On September 13th, Post again had bad traveling. He wrote in his
journal this day: "We went through a bad swamp where there were
some very thick thorns so that they tore our clothes and flesh, both
hands and face, to a bad degree."

The wilderness woodland of Western Pennsylvania was good and
bad in spots, it is to be observed. Clear fields, burned over wastes,
mire, vast stretches of swampland such as the Pymatuning swamp in
Mercer and Crawford counties, and such arable land as mentioned by
Washington and Gist, though heavily wooded. These pioneer surveyors
were used to the wilderness, its tumults and its solemn stillness. The
solitude of the deep woods did not impress them. They were used to
it from childhood. It did impress many who journeyed to Pittsburgh
in the early days of the town, the stories of these tourists to come later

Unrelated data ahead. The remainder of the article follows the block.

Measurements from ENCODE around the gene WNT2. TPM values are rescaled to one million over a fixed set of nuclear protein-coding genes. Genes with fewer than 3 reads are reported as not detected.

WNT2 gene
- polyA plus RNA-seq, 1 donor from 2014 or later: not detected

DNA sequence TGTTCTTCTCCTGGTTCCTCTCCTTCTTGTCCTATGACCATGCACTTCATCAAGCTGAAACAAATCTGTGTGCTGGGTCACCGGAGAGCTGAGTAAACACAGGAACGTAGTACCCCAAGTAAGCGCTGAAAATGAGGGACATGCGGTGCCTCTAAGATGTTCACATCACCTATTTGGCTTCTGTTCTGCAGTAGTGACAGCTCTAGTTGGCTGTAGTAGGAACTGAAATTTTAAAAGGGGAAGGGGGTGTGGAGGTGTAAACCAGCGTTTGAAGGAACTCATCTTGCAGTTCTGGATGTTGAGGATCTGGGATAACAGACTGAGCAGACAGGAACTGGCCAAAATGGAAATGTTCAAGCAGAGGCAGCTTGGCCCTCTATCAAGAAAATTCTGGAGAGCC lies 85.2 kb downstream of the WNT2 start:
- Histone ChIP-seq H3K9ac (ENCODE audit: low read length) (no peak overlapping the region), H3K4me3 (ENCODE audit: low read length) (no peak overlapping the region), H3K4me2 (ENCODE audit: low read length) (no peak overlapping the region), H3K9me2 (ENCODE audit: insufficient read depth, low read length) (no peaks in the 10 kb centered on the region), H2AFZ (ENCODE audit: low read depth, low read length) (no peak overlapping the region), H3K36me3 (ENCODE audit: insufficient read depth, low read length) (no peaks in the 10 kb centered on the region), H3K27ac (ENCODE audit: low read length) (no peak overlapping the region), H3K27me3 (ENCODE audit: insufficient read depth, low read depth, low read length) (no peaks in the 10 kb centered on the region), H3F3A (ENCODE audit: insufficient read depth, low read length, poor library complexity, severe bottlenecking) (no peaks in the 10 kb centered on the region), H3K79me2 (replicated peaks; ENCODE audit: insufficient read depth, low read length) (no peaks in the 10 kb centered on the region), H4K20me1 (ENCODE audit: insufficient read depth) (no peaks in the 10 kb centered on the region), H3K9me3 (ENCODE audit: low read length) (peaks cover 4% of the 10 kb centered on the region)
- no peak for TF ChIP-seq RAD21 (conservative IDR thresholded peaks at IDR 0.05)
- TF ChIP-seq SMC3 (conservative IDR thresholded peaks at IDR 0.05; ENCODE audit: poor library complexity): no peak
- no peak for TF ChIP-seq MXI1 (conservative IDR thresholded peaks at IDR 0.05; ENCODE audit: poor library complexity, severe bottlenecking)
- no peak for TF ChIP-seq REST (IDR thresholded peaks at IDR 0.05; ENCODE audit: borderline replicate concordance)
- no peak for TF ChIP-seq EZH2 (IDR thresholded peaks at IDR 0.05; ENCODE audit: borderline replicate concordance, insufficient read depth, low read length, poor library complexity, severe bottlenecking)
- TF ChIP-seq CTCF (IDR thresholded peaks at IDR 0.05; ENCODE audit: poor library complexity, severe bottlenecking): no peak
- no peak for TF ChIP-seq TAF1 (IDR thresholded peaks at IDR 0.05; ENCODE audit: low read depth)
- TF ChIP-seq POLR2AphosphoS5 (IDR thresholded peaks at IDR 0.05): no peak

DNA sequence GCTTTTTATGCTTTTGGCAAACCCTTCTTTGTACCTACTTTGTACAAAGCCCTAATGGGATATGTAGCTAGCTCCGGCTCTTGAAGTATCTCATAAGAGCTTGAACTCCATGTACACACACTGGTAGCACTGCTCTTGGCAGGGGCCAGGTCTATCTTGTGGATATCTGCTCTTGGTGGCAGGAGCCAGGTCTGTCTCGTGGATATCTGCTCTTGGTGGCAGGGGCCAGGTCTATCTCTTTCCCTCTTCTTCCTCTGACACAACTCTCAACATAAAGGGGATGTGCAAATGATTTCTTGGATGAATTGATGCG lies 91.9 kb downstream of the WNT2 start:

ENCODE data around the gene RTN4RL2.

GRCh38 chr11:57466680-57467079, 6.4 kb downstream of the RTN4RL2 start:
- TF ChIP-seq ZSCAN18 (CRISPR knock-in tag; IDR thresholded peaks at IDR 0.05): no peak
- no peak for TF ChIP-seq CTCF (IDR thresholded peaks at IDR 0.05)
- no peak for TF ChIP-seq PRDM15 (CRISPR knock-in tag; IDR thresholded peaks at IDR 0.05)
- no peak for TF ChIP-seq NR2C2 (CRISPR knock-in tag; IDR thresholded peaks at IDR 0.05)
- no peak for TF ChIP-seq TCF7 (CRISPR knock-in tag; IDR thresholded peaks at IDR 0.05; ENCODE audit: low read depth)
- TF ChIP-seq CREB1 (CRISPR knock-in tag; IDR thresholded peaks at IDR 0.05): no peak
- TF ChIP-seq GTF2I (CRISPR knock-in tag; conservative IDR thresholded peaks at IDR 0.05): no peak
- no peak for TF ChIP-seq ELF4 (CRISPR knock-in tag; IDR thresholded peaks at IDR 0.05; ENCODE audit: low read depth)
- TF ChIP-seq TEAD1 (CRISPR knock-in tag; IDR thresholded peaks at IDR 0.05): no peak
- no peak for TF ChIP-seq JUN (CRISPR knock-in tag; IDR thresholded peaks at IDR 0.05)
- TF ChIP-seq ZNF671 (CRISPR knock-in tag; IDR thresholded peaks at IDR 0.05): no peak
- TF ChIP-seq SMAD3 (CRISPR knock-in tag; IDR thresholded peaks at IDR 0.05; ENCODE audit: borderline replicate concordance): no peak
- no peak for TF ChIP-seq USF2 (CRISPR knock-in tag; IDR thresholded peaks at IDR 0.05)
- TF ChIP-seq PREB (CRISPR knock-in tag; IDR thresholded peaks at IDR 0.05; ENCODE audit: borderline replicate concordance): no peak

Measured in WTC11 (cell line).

in this history. As late as 1841, when Dickens was here, the forests were

io"Gist's Journals, etc.," William M. Darlington, Pittsburgh, 1893; P. 34.

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such in extent as to draw from him the description he has given us in
his "American Notes." Many of these tourists went home and wrote
books recording their adventures, experiences, impressions, and the
history, natural and secular, of the regions traversed, and some have
been charged with transgressing the vale of truth. No better records
of the early history of the ''Western Country," as it was for many years
called, have been handed down to us than these records of these touring